Another outstanding trail is the 1.5-mile Nature Trail. Starting out along the same stretch that forms the Tower Path, the Nature Trail continues east where the tower trail turns back on itself at it's first switchback. The interpretive trail has 40 stations over the 1.5-mile loop and is a perfect trail to take younger hikers.
The Nature Trail is very informative, even for those who are experienced in the outdoors. Possibly the best trail guide in the country is available both at the trailhead and for download on the internet. You can learn to tell the age of a pine tree at the first station by counting its branches. At station twenty-five you can learn about trap rock, how it is formed and why it is present throughout most of Connecticut. At station thirty-five you can learn how a talus slope is formed.
Along the way you can see a number of native plant species including flowering dogwood, hemlock, shagbark and mockernut hickory, chestnut oak, beech, black birch, sugar maple, white, red and black oak, American chestnut, and mountain laurel. The trail also passes a number of trap rock and sandstone boulders deposited 15,000 years ago during the retreat of the Wisconsin Glacier.
The Tower Path and the Nature Trail can even be combined into one outstanding hike. The Nature Trail can be taken eastward all the way to Station 34. From Station 34 you can head north up the Tower Path to the top of Mount Carmel. Coming back down, you would head southwest on the Nature Trail (also marked by a red blaze) coming to Station 35, the next station on the trail when you veered off. The Nature Trail then ends at Station 40, at the same parking lot where it started.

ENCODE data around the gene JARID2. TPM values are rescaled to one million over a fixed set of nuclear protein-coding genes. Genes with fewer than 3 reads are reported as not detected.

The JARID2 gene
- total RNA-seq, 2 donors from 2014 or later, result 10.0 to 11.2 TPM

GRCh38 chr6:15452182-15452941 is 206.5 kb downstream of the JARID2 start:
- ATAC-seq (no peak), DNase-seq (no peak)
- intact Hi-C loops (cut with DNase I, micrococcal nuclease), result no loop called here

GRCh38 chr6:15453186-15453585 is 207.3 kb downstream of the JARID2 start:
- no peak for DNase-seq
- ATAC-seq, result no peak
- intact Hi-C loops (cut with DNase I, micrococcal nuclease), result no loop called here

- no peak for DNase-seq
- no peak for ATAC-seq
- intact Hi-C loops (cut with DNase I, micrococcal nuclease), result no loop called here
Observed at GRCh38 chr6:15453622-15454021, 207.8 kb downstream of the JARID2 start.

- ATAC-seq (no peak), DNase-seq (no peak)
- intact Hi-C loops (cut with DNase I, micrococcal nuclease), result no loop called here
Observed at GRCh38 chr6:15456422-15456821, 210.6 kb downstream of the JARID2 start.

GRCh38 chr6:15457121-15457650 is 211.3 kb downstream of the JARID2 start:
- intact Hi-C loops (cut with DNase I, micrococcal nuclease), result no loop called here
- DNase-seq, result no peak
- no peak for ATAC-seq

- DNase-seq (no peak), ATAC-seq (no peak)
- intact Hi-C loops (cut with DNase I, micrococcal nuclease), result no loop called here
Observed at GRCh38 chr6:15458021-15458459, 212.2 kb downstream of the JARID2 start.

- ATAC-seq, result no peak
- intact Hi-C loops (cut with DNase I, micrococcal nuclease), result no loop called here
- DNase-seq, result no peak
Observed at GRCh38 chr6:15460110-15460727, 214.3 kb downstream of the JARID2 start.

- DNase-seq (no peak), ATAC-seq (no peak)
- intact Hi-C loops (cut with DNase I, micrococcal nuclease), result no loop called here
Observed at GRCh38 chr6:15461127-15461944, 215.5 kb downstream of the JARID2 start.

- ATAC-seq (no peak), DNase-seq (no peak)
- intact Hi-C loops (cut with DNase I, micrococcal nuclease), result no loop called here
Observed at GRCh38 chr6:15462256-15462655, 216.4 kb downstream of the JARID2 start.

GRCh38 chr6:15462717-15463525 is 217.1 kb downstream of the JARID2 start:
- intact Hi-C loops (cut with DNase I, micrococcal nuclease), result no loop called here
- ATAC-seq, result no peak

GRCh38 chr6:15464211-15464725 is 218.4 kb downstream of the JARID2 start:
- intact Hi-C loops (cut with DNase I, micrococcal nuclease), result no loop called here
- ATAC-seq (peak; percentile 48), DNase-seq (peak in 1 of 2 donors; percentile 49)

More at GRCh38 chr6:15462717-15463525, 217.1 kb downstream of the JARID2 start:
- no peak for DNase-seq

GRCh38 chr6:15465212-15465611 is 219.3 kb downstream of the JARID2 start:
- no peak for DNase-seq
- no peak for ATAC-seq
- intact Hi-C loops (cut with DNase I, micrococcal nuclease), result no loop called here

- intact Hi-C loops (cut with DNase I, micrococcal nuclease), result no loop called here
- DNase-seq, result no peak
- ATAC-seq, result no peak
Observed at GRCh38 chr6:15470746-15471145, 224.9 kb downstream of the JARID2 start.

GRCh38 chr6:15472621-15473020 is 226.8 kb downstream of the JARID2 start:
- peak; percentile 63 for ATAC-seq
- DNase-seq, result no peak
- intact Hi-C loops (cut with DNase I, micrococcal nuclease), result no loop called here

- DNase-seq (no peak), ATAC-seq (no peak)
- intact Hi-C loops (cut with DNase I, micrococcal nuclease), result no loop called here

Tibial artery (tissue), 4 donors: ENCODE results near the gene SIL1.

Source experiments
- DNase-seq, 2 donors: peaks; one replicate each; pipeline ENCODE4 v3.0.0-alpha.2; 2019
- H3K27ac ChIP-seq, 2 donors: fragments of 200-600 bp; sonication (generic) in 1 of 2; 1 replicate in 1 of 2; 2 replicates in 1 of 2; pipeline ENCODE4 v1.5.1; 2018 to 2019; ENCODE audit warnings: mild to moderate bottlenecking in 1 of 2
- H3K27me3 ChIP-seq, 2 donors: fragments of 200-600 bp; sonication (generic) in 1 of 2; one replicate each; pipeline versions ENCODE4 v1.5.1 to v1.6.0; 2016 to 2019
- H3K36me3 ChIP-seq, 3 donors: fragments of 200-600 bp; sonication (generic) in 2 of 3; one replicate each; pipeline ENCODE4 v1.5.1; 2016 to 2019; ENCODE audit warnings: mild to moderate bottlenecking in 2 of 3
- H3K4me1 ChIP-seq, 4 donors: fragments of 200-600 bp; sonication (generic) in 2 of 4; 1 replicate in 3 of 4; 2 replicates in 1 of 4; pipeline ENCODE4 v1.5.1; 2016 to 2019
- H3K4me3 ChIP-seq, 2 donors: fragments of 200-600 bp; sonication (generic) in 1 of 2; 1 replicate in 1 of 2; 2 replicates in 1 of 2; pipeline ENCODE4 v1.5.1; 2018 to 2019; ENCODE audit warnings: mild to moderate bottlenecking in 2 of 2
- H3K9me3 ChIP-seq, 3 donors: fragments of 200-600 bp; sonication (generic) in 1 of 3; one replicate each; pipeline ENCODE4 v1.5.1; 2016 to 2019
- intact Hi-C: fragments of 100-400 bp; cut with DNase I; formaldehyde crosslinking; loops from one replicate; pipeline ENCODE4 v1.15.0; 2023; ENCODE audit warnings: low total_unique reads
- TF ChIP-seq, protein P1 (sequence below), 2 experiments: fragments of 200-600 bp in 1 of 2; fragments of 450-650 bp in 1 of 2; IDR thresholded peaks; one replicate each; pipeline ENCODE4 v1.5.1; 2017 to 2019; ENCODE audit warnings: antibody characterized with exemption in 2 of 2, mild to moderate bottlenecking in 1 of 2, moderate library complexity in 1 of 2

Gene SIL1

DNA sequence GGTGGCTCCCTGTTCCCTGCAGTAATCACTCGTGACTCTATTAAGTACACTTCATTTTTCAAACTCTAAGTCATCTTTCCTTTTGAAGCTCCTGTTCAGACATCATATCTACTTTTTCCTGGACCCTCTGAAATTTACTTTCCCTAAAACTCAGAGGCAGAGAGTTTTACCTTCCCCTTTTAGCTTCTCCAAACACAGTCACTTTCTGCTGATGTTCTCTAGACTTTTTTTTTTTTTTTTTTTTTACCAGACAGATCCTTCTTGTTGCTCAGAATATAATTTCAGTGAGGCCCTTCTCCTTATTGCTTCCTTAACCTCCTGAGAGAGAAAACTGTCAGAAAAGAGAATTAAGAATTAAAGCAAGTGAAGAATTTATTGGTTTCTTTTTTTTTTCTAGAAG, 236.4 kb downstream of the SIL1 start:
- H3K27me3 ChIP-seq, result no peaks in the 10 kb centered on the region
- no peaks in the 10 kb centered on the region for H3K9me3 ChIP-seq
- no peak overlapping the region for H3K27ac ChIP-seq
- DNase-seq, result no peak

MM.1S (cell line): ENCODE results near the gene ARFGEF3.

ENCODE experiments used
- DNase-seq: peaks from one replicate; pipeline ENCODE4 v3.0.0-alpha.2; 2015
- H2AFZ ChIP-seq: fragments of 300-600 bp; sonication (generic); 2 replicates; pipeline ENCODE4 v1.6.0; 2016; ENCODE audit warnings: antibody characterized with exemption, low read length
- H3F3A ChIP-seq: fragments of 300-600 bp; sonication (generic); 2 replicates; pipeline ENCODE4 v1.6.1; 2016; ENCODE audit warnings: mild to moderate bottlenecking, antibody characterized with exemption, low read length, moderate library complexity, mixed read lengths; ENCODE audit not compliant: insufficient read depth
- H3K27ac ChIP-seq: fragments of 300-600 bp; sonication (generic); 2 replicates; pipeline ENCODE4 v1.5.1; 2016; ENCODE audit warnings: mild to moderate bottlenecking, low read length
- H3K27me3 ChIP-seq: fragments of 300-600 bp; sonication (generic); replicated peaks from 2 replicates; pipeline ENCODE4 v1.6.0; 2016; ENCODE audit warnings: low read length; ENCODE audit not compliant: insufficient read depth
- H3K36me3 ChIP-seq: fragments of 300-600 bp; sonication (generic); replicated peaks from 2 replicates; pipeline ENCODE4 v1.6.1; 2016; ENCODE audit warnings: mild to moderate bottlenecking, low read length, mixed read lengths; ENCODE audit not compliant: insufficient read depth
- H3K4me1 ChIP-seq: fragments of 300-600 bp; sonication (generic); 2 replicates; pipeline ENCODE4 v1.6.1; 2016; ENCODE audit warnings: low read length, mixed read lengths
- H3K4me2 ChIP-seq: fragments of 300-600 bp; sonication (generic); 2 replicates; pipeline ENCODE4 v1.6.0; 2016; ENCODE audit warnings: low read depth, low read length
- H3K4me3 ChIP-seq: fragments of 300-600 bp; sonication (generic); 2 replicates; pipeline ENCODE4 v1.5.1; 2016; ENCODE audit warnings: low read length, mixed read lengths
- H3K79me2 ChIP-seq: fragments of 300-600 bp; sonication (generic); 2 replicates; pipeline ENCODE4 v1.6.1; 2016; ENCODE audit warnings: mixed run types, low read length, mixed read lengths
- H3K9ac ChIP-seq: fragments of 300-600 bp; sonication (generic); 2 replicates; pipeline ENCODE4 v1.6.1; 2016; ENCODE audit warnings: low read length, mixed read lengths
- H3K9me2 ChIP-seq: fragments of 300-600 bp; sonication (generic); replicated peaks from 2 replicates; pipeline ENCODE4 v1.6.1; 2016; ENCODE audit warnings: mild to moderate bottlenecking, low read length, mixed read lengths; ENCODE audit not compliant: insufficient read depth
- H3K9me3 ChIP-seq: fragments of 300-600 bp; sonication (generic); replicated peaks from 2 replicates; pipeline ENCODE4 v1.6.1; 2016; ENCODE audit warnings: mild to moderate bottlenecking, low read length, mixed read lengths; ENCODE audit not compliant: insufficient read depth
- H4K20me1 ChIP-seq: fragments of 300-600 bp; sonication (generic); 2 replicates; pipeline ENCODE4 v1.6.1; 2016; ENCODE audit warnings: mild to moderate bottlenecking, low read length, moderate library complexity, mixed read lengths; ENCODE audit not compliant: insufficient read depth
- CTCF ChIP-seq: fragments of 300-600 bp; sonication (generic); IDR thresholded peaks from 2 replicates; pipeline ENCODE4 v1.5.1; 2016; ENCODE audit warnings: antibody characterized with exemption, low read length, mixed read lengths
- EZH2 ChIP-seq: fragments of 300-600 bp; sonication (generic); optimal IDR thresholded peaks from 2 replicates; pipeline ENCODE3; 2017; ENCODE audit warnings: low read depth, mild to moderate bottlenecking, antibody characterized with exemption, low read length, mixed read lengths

Activity doesn't stop at Sleeping Giant State Park when the snow flies during the winter (which is becoming a rarer occurrence as of late). Several of the trails within the park are groomed and are open for cross-country skiing. Snow shoeing to the top of Mount Carmel is also very popular and rewards you with crystal clear views in the crisp New England winter air of snow-capped hills.
Of course Sleeping Giant State Park isn't just about hiking. In the fall the park comes alive in a burst of yellows, reds and oranges as the world famous colors come out. A number of picnic areas are available and even a group campsite for youth oriented activity. In the spring there is decent trout fishing (permits required) available in a number of small creeks that crisscross the park.
So the next time you are driving along Interstate 95 up from New York, consider taking a slight detour to Hamden Connecticut to visit this amazing gem on the edge of the eastern metropolis. Even if you only have a couple of hours to spare, a walk on the cool Nature Trail will help soothe the soul and make the trip up the rough interstate worth your trouble.
Just The Plain Facts
Name: Sleeping Giant State Park
Location: South central Connecticut, New Haven
Nearest Major Air Service: Hartford, Connecticut
Fees & Permits: Admission fee charged from April 15 to November 1 on weekends and holidays only, free on weekdays.
Why Visit:Some of the best hiking in Connecticut and some of the best urban hiking in the United States. Great views, fall colors, and excellent snow shoeing and cross country skiing when the white stuff flies.
When To Visit: late May to late October
Essential Gear: Sunscreen, lip balm, insect repellant, camera, binoculars, and water (other equipment strongly recommended)
You Should Know: No camping is available in the park. A number of outdoor opportunities can be found east of New Haven along the Connecticut River. There is no water available at the Tower on top of Mount Carmel.
More Information: Sleeping Giant State Park, 200 Mount Carmel Avenue, Hamden, Connecticut 06514, (203) 789-7498